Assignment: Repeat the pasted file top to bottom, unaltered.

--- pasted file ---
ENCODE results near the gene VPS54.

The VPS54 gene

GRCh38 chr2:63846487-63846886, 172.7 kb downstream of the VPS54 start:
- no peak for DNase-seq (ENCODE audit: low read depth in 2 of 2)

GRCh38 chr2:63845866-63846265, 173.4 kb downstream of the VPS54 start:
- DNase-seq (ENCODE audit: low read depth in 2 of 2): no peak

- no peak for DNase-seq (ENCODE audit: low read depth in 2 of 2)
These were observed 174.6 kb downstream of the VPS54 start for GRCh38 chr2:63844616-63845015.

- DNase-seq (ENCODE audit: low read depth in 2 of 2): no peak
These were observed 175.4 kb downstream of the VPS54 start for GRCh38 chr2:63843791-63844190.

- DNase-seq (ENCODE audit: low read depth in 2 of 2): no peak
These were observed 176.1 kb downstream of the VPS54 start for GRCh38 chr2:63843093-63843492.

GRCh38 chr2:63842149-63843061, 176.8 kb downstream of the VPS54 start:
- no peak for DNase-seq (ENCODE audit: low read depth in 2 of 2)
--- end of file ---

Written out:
ENCODE results near the gene VPS54.

The VPS54 gene

GRCh38 chr2:63846487-63846886, 172.7 kb downstream of the VPS54 start:
- no peak for DNase-seq (ENCODE audit: low read depth in 2 of 2)

GRCh38 chr2:63845866-63846265, 173.4 kb downstream of the VPS54 start:
- DNase-seq (ENCODE audit: low read depth in 2 of 2): no peak

- no peak for DNase-seq (ENCODE audit: low read depth in 2 of 2)
These were observed 174.6 kb downstream of the VPS54 start for GRCh38 chr2:63844616-63845015.

- DNase-seq (ENCODE audit: low read depth in 2 of 2): no peak
These were observed 175.4 kb downstream of the VPS54 start for GRCh38 chr2:63843791-63844190.

- DNase-seq (ENCODE audit: low read depth in 2 of 2): no peak
These were observed 176.1 kb downstream of the VPS54 start for GRCh38 chr2:63843093-63843492.

GRCh38 chr2:63842149-63843061, 176.8 kb downstream of the VPS54 start:
- no peak for DNase-seq (ENCODE audit: low read depth in 2 of 2)